Remembering the work of photographer Nigel Hunter
- Credit: Archant
When Nigel Hunter died he left a remarkable legacy of landscape and real life photography. Jane Watson spoke to his widow
There’s a delicious irony in the fact that Nigel Hunter’s disastrous wedding pictures set him on the path to becoming an outstanding photographer.
His widow, Debbie, explains: ‘His brother, Ian, agreed to take the photos at our wedding at Gretna Green and it turns out he committed the classic schoolboy error of forgetting to put any film in the camera!
‘We managed to cobble together an album based on everyone’s casual snaps but this sparked an interest for Nigel in “real” photos rather than posed shots. Nigel went on to photograph many weddings and he always captured people informally – shots that you wouldn’t expect. That style of photography became his signature – people in their natural environment. One of his favourite places for real life characters was around Morecambe.’
Nigel was a bobby on the beat for 30 years but was diagnosed with bowel cancer in February 2016 and he died the following December. He left behind a legacy of pictures that reflect his love of the outdoors and demonstrate how photography helped him and Debbie through the toughest part of their lives.
‘Nigel joined the Greater Manchester Police in 1979. Prior to that he was in the cadets, going off to the Outward Bound school in Eskdale, and discovered his love of the outdoors.
‘Every spare opportunity was taken up climbing mountains and exploring. His job was based in Rochdale and he led a police social group arranging walking trips away for everyone to enjoy the local fells and countryside.’
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He retired in October 2009 and that was the catalyst for developing his photography. Debbie adds: ‘Nigel was a great believer in living life to the full. He would paraphrase the late mountaineer Alison Hargreaves’ famous quote “It is better to have lived a short life as a tiger, than a long life as a sheep.”
‘Wales, Scotland, the Alps and the Lakes were all our ‘go-to’ places. Great Langdale was a firm favourite. We’d camp here, handy for the Old Dungeon Ghyll pub.’
Lancashire was already a favourite place as the couple lived in Littleborough and spent a lot of time on Blackstone Edge – the brooding millstone-grit edge that sits above the Lancashire mill towns.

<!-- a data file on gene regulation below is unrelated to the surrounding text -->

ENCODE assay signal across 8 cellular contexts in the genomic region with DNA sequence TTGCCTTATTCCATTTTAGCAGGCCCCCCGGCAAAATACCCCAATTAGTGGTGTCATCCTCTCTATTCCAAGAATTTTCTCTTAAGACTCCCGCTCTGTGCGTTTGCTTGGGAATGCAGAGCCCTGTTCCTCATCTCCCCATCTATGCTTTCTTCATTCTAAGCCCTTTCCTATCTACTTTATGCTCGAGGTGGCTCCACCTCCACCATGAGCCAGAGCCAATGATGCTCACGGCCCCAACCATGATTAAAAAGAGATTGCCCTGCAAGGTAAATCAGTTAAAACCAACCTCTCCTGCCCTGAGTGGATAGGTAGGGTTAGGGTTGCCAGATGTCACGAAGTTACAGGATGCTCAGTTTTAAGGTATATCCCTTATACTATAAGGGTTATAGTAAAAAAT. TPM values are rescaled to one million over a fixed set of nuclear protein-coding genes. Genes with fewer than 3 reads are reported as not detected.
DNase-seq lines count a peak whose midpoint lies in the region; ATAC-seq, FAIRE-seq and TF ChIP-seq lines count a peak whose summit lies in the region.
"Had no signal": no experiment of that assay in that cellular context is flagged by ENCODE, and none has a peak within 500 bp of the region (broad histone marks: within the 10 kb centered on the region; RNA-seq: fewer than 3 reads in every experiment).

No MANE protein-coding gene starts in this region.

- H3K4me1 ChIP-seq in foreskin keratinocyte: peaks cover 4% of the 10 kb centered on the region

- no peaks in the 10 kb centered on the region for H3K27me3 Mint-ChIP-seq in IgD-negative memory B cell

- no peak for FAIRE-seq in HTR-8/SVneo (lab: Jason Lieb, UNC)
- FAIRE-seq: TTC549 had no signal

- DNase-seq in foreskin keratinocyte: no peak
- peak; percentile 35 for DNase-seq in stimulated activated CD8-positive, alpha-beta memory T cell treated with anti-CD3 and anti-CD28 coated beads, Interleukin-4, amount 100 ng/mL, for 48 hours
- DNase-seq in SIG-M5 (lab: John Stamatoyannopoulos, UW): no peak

There, they discovered quiet, peaceful walks and got to know the area very well.
‘We then started to explore the beautiful coastline around Silverdale and Arnside. We loved it so much we bought a static caravan, which became a real bolt-hole for us and our dogs to explore this inspiring area.
‘It was also a fabulous base to continue our love affair with the Lakes. Jenny Brown’s point was one of our favourites, and Nigel took many different photographs here in all light and weather.’
Nigel was a member of the Littleborough and Rochdale Photography Clubs where he proved to be an inspiration to less experienced member.
When he died, he left all his camera equipment to Debbie’s brother, Michael, but she is teaching herself to use one of them. ‘It is the one he used for his street photography of real people so it means a lot to me.’
Nigel and Debbie, who shared a love of border terriers, had many favourite places and Nigel is revisiting them all! ‘I’m in the middle of scattering his ashes in 42 different places,’ says Debbie.
‘Some are in Scotland, then there’s Ireland, the Alps, Cornwall and, of course, Lancashire and the Lakes.
‘Nigel, his brother and friends on an annual skiing trip and last year the lads took some of his ashes with them and hey scattered him in the snow.
‘I imagine it will take me the next five years to finish off putting a bit of Nigel in all the places we loved, but there is no rush, and each pilgrimage is a small part of my healing.
‘After I lost Nigel, browsing his photo collection helped me such a lot with my grief. I have my favourite shots on the walls in my house which look amazing– and I’ve often thought it would be nice to stage an exhibition of his photos one day.’